Freeman Spogli Institute for International Studies Program on Energy and Sustainable Development Stanford University


Freedom Fighters or Terrorists? Collaboration, Resistance, and Retribution as Illustrated by the Incidents at Oradour in France, Via Rasella in Rome, and Ujvidék/Novi Sad in Hungary/Yugoslavia  
FSI Stanford, The Europe Center Seminar

Date and Time
December 2, 2008
12:00 PM - 1:30 PM

RSVP Required by 5PM November 30

Istvan Deak - Seth Low Professor Emeritus at Columbia University

10:30 AM: Film screening - Hideg Napok [Cold Days]

12:00: Seminar


My purpose is to discuss three cases of violent resistance attacks followed by harsh reprisals in three different countries during World War II. Through their admittedly complicated stories, these bloody events should shed light on the legal, moral, and political dilemmas of military occupation, resistance, reprisal, and postwar retribution in Europe. I am referring here

  1. to maquis attacks on the German forces during the Normandy invasion and the massacres SS soldiers perpetrated in reprisal at Oradour-sur-Glane in central-western France;
  2. Communist partisan attack on German military policemen in Via Rasella in Rome, and the subsequent execution by the SS of 335 Italian hostages at the Ardeatine Cave; and
  3. Serbian Chetnik attacks, early in 1942 on the Hungarian military who, in alliance with Germany, had occupied and re-annexed a part of northern Yugoslavia.

I will discuss as well the retaliatory massacres that Hungarian soldiers and gendarmes committed in or near the city of Novi Sad.

The events at Oradour and at Via Rasella/Ardeatine Cave are impeccably described in their Wikipedia internet entries. Further readings are Sarah Farmer, “Postwar Justice in France: Bordeaux 1953,” in István Deák, Jan T. Gross, and Tony Judt, eds., The Politics of Retribution in Europe: World War II and Its Aftermath (Princeton U. Press, 2000, pp.194-211) and, by the same author, Martyred Village: Commemorating the 1944 Massacre at Oradour-sur-Glane (U. of California Press, 1999). On the events in Italy, see Alessandro Portelli, The Order Has Been Carried Out: History, Memory, and Meaning of a Nazi Massacre in Rome (Macmillan, 2003). Literature on the Ujvidék/Novi Sad events is extremely skimpy even in Serbian and Hungarian. However, just before the seminar meeting, I will be showing the 1966 Hungarian film, Hideg napok [Cold days], a semi-fictional documentary whose main characters are Hungarian officers awaiting their extradition to Yugoslavia for crimes they had committed during the war in the Novi Sad region.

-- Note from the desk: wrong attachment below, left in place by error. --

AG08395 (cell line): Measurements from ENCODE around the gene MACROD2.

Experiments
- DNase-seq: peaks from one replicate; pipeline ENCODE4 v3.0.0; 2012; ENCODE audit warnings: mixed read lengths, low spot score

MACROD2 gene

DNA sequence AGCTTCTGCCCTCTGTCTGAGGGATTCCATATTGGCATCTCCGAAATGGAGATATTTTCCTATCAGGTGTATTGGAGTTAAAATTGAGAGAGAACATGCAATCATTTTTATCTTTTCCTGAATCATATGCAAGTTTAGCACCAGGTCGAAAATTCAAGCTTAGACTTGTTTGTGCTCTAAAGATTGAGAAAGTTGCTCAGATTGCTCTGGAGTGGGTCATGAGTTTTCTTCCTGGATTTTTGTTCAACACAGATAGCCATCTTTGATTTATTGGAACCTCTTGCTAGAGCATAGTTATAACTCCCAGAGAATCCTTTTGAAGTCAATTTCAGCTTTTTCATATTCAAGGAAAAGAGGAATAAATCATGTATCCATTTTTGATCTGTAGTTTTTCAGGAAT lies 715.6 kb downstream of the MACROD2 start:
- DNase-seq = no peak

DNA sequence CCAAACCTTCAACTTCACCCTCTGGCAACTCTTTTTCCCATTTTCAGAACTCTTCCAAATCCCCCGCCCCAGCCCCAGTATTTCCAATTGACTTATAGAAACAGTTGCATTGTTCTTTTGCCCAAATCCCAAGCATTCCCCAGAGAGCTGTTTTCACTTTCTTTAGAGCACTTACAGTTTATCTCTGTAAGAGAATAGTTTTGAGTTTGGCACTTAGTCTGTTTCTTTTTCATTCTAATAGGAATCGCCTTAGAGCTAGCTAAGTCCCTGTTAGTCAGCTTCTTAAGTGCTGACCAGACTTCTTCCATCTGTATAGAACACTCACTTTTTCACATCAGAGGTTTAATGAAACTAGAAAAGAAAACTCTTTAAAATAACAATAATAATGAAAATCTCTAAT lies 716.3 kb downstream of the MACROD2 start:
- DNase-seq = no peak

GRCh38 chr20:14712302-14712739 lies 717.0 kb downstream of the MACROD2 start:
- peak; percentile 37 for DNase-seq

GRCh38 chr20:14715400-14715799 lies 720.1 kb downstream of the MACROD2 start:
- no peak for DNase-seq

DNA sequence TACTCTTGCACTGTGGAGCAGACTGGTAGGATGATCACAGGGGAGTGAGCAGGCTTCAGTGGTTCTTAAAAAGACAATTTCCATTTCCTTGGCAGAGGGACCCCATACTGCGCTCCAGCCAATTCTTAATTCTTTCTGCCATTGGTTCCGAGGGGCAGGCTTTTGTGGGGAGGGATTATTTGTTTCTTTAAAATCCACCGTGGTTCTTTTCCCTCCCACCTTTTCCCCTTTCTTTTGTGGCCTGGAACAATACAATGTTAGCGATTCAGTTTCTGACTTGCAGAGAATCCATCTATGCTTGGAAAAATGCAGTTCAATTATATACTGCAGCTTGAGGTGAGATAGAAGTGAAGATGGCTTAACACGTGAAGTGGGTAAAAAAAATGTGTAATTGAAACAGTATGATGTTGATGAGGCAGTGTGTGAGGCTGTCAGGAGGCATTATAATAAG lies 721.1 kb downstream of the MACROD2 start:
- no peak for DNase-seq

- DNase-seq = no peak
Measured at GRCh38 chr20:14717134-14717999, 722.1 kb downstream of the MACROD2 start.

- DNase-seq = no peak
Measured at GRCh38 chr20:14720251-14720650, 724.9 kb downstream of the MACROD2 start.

Although this talk maintains an awareness of the issues surrounding the legality and morality of war, particularly in reference to these three events, its focus is primarily description of the incidents.

Prof. Deak aims to engage in the problems of legality and morality of war when answering questions. In the discussion session, Prof. Deak particularly explores the massacres in villages in northern Italy with much emphasis on how the memories of such events have played out since. Prof. Deak also explores how pro-Nazi eastern European countries dealt with the end of the war and the fall of the Nazi regime.

Encina Ground Floor Conference Room
Encina Hall
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Laura Seaman